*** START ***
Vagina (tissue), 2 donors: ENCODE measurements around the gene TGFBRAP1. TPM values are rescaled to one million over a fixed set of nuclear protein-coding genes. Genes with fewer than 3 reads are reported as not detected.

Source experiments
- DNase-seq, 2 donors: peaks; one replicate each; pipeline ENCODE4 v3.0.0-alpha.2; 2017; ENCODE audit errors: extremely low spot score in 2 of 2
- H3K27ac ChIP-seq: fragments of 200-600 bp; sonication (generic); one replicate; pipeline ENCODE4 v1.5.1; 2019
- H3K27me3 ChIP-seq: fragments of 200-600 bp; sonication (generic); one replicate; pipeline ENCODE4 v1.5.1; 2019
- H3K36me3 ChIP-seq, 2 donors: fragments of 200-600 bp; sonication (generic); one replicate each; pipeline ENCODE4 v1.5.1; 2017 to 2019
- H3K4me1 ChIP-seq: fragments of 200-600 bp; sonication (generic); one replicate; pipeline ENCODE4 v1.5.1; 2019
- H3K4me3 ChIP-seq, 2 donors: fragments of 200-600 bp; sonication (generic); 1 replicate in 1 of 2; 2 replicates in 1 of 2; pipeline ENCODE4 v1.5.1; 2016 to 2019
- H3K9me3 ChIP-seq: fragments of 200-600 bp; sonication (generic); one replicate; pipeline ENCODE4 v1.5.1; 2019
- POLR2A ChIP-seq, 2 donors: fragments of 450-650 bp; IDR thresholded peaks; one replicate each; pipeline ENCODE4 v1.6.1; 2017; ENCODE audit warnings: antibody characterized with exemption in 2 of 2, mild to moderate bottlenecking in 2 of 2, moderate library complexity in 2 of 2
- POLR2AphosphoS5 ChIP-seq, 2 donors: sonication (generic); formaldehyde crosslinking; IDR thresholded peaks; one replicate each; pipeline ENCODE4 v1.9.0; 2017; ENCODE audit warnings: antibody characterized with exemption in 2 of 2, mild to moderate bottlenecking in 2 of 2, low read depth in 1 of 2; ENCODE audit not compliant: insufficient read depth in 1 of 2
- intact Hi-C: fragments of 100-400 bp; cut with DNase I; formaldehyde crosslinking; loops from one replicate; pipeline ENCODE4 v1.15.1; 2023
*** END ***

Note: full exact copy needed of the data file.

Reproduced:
Vagina (tissue), 2 donors: ENCODE measurements around the gene TGFBRAP1. TPM values are rescaled to one million over a fixed set of nuclear protein-coding genes. Genes with fewer than 3 reads are reported as not detected.

Source experiments
- DNase-seq, 2 donors: peaks; one replicate each; pipeline ENCODE4 v3.0.0-alpha.2; 2017; ENCODE audit errors: extremely low spot score in 2 of 2
- H3K27ac ChIP-seq: fragments of 200-600 bp; sonication (generic); one replicate; pipeline ENCODE4 v1.5.1; 2019
- H3K27me3 ChIP-seq: fragments of 200-600 bp; sonication (generic); one replicate; pipeline ENCODE4 v1.5.1; 2019
- H3K36me3 ChIP-seq, 2 donors: fragments of 200-600 bp; sonication (generic); one replicate each; pipeline ENCODE4 v1.5.1; 2017 to 2019
- H3K4me1 ChIP-seq: fragments of 200-600 bp; sonication (generic); one replicate; pipeline ENCODE4 v1.5.1; 2019
- H3K4me3 ChIP-seq, 2 donors: fragments of 200-600 bp; sonication (generic); 1 replicate in 1 of 2; 2 replicates in 1 of 2; pipeline ENCODE4 v1.5.1; 2016 to 2019
- H3K9me3 ChIP-seq: fragments of 200-600 bp; sonication (generic); one replicate; pipeline ENCODE4 v1.5.1; 2019
- POLR2A ChIP-seq, 2 donors: fragments of 450-650 bp; IDR thresholded peaks; one replicate each; pipeline ENCODE4 v1.6.1; 2017; ENCODE audit warnings: antibody characterized with exemption in 2 of 2, mild to moderate bottlenecking in 2 of 2, moderate library complexity in 2 of 2
- POLR2AphosphoS5 ChIP-seq, 2 donors: sonication (generic); formaldehyde crosslinking; IDR thresholded peaks; one replicate each; pipeline ENCODE4 v1.9.0; 2017; ENCODE audit warnings: antibody characterized with exemption in 2 of 2, mild to moderate bottlenecking in 2 of 2, low read depth in 1 of 2; ENCODE audit not compliant: insufficient read depth in 1 of 2
- intact Hi-C: fragments of 100-400 bp; cut with DNase I; formaldehyde crosslinking; loops from one replicate; pipeline ENCODE4 v1.15.1; 2023